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the legal dispose of them, in answer to the moral subjection to him, and the obedience he requires of them.

2. That as he be a King, and have supreme government, so he be a judge to put in execution his justice. Thus God is judge himself. Psal. 1. 6. 'He is the judge of the world.' Gen. xviii. 25. Psal. xciv. 2. Psal. lxxv. 7. Isa. xxxiii. 22. as in innumerable other places. Now as God is thus the great Governor and Judge, he pursues the constitutive principle of punishment, his own righteous and holy will, proportioning penalties to the demerit of sin.

Thus in the laying our sin on Christ, there was a twofold act of God: one as a governor, the other as a judge properly.


1. The first is, 'innovatio obligationis,' the 'innovation of the obligation,' wherein we were detained, and bound over to punishment. Whereas in the tenor of the law as to its obligation unto punishment, there was none originally but the name of the offender, ' In the day that thou eatest thereof thou shalt die :' and Cursed is every one that continues not:' and the soul that sinneth it shall die;' God now puts in the name of the surety of Jesus Christ; that he might become responsible for our sins, and undergo the punishment that we were obliged to. Christ was ὑπὸ νόμον γενόμενον, he was made under the law; that is, he was put into subjection, to the obligation of it unto punishment: God put his name into the obligation, and so the law came to have its advantage against him, who otherwise was most free from the charge of it. Then was Christ made sin, when by being put into the obligation of the law, he became liable to the punishment of it. He was the Mediator of the new covenant, the Mediator between God and man;' 1 Tim. ii. 5. So a Mediator, as to lay down his life a ransom' for them, for whom he was a Mediator, ver. 6. and the surety of the covenant is he also; Heb. vii. 22. Such a surety, as paid that which he never took, made satisfaction for those sins which he never did.

2. The second act of God as a judge, is inflictio pœnæ.' Christ being now made obnoxious, and that by his own consent, the justice of God finding him in the law, layeth the weight of all on him. He had done no violence, neither was any deceit found in his mouth;' well then, it will be well with him; surely it shall be well with the innocent,


no evil shall befall him; nay but said he, ver. 10. 'Yet it pleased the Lord to bruise him, he hath put him to grief;' yea, but what was the reason of this? Why was this the will of God? why did this seem good to the just Judge of all the world? The reason is in the very next words, 'His soul was made an offering for sin,' which before is expressed ‹ he bare our grief, he was wounded for our transgressions ;' being made liable to them he was punished for them.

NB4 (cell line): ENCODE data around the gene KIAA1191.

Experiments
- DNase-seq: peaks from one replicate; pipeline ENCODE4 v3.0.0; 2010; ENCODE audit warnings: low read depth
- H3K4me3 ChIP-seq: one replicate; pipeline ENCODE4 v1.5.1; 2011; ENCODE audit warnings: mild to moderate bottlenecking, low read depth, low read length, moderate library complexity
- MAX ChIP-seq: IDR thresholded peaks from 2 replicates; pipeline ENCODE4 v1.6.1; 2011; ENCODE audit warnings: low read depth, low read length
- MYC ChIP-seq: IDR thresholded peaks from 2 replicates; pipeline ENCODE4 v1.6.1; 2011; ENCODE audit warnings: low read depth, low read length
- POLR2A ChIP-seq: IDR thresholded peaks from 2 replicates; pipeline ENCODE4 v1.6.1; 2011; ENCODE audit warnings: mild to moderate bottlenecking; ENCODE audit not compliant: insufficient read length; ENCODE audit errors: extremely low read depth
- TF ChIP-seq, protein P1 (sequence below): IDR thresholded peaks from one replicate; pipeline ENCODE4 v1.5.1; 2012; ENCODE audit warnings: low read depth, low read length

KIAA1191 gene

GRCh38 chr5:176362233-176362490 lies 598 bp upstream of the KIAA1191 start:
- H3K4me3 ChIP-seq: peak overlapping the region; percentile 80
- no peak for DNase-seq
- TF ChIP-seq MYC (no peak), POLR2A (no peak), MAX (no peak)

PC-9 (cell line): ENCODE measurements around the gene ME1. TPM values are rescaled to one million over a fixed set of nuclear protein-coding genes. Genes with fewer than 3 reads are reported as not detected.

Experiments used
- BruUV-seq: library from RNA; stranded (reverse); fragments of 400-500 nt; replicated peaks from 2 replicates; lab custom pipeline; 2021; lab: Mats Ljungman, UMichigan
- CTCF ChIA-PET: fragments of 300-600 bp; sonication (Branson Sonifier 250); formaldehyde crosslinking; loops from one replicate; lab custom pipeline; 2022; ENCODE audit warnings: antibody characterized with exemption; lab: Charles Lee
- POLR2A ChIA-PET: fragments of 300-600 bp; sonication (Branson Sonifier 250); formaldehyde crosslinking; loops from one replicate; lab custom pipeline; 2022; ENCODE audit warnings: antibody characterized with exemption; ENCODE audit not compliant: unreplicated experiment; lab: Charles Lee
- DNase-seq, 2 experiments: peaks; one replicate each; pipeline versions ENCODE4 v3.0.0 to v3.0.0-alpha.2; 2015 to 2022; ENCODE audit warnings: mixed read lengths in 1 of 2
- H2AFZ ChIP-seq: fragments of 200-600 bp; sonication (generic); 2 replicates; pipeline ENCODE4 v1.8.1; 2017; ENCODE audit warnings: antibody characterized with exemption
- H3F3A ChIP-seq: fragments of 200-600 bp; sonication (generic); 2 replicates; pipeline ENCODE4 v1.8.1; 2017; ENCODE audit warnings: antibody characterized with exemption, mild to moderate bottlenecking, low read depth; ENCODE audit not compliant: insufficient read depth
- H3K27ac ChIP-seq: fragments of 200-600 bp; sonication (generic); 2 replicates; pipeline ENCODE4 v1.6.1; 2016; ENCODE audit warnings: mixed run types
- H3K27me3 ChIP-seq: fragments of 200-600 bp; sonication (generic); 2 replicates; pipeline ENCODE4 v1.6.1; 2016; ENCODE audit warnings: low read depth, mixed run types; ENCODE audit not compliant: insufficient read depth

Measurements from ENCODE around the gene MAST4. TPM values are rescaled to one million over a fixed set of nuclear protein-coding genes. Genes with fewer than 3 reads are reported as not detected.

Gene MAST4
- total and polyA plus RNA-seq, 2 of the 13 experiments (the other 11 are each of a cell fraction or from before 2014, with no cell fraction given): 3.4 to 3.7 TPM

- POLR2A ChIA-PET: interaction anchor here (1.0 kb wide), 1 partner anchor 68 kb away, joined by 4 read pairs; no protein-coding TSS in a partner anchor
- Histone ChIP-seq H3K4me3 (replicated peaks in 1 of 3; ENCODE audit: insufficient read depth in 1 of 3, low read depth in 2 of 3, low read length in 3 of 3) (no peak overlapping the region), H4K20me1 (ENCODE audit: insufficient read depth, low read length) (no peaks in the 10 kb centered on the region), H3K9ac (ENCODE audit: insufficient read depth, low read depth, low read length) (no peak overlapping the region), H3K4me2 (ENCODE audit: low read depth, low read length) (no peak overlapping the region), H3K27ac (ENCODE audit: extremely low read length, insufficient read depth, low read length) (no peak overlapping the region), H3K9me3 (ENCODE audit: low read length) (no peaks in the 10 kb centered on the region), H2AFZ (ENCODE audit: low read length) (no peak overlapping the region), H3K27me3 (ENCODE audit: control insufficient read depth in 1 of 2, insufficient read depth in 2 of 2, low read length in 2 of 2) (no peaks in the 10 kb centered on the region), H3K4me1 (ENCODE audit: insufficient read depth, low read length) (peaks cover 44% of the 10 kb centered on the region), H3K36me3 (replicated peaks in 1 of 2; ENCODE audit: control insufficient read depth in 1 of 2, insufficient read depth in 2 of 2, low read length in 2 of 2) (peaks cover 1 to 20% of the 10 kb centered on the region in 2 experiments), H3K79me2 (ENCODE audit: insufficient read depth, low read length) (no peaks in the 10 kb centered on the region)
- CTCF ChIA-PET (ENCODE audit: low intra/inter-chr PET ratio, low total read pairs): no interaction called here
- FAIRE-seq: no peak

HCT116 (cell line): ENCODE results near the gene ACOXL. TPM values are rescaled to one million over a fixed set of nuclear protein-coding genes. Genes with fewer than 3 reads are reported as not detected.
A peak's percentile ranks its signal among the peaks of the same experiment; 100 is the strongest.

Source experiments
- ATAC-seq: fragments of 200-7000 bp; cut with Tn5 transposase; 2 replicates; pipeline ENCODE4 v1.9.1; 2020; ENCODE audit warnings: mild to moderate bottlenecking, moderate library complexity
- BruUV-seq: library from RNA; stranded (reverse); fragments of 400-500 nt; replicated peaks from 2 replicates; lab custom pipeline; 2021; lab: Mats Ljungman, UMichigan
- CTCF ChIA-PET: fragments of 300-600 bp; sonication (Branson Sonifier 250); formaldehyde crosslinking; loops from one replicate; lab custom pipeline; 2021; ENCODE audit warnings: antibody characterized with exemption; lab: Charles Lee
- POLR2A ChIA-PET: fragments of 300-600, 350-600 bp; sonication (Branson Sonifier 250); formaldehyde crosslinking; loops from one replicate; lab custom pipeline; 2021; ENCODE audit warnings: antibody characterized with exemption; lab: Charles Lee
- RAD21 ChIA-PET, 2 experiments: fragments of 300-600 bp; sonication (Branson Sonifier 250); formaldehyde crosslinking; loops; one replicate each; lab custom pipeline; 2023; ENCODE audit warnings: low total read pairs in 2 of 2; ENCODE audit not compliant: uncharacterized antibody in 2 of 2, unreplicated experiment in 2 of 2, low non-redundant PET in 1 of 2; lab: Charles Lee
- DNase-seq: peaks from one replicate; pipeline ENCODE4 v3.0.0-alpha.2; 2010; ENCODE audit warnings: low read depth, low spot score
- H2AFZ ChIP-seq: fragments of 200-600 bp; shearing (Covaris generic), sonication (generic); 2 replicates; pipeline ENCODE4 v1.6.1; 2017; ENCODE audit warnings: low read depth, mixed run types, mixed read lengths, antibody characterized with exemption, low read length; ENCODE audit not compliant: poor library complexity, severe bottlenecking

By that which is said it is evident from this first expression, or the assignation of an action to God in reference to him, that this death of Christ was a punishment, he who had power to do it, bringing in him (on his own voluntary offer) into the obligation to punishment, and inflicting punishment on him accordingly.


The second expression whereby the same thing is farther convinced is on the part of him that was punished, and this in ver. 4. Surely he hath borne our griefs, and carried our sorrows,' or which is more evident, ver. 11. 'He shall bear their iniquities.'

For the right understanding of the words, I shall give a few brief previous observations, that may give light to the matter we treat of. And the first is,

1. That as this whole thing was done in the justice of God, as hath been declared, so it was done by the counsel and appointment of God. The apostles confess the death of Christ to have proceeded thence; Acts iv. 28. ii. 23. Now as laying of our sins on Christ, being designed our mediator, and undertaking the work, was an act of God, as the governor of all, and the righteous judge, so this of the determinate counsel, and fore-appointment, or the eternal designation of Christ to his office, is an act of sovereign power and dominion in God, whereby he doth as he pleaseth, according to the counsel of his will. As he would make the world in his sovereign good pleasure, when he might have otherwise done, Rev. iv. 11. so he would determine, that Christ should bear our iniquities, when he might otherwise have disposed of it, Rom. xi. 34-37.

2. In respect of us, this pre-appointment of God was an act of grace, that is, a sovereign act of his good pleasure, whence all good things, all fruits of love whatever to us do flow. Therefore, it is called love; John iii. 16. and so in

the fruit of it is it expressed; Rom. viii. 32. And on this John often insists in his Gospel and Epistle; 1 John iv. 9 —11. His aim on his own part was the declaration of his righteousness; Rom. iii. 25. and to make way for the praise of his 'glorious grace,' Eph. i. 6. on our parts, that we might have all those good things, which are the fruits of the most intense love.

3. That Christ himself was willing to undergo this burden and undertake this work; and this as it is consistent with his death being a punishment, so it is of necessity to make good the other considerations of it, namely, that it should be a price and a sacrifice. For no man gives a price, and therein parts with that which is precious to him unwillingly; nor is a sacrifice acceptable that comes not from a free and willing mind. That he was thus willing himself professeth, both in the undertaking and carrying of it on; in the undertaking; Heb. x. 9. Lo I come to do thy will O God. It is the expression of one breaking out with a ready joy to do the thing proposed to him. So the church of old looked on him, as one that came freely and cheerfully, Cant. ii. 8, 9. It is the voice of my beloved, behold he cometh leaping on the mountains, skipping on the hills: my beloved is like a roe, or a young hart, he standeth behind the wall, he looketh forth at the window, shewing himself through the lattice.' The church looked on Christ as yet at a distance from the actual performance of the work he had undertaken, and so herself kept off from that clear and close communion which she longed after, and thence she says of him, that he stood behind the wall,' that he 'looked forth at the window, and shewed himself at the lattices.' There was a wall yet hindering the actual exhibition of Christ; the fulness of time was not come.' The purpose of God was not yet to bring forth; but yet in the meantime, Christ looked on the church through the window of the promise, and the lattice of the Levitical ceremonies.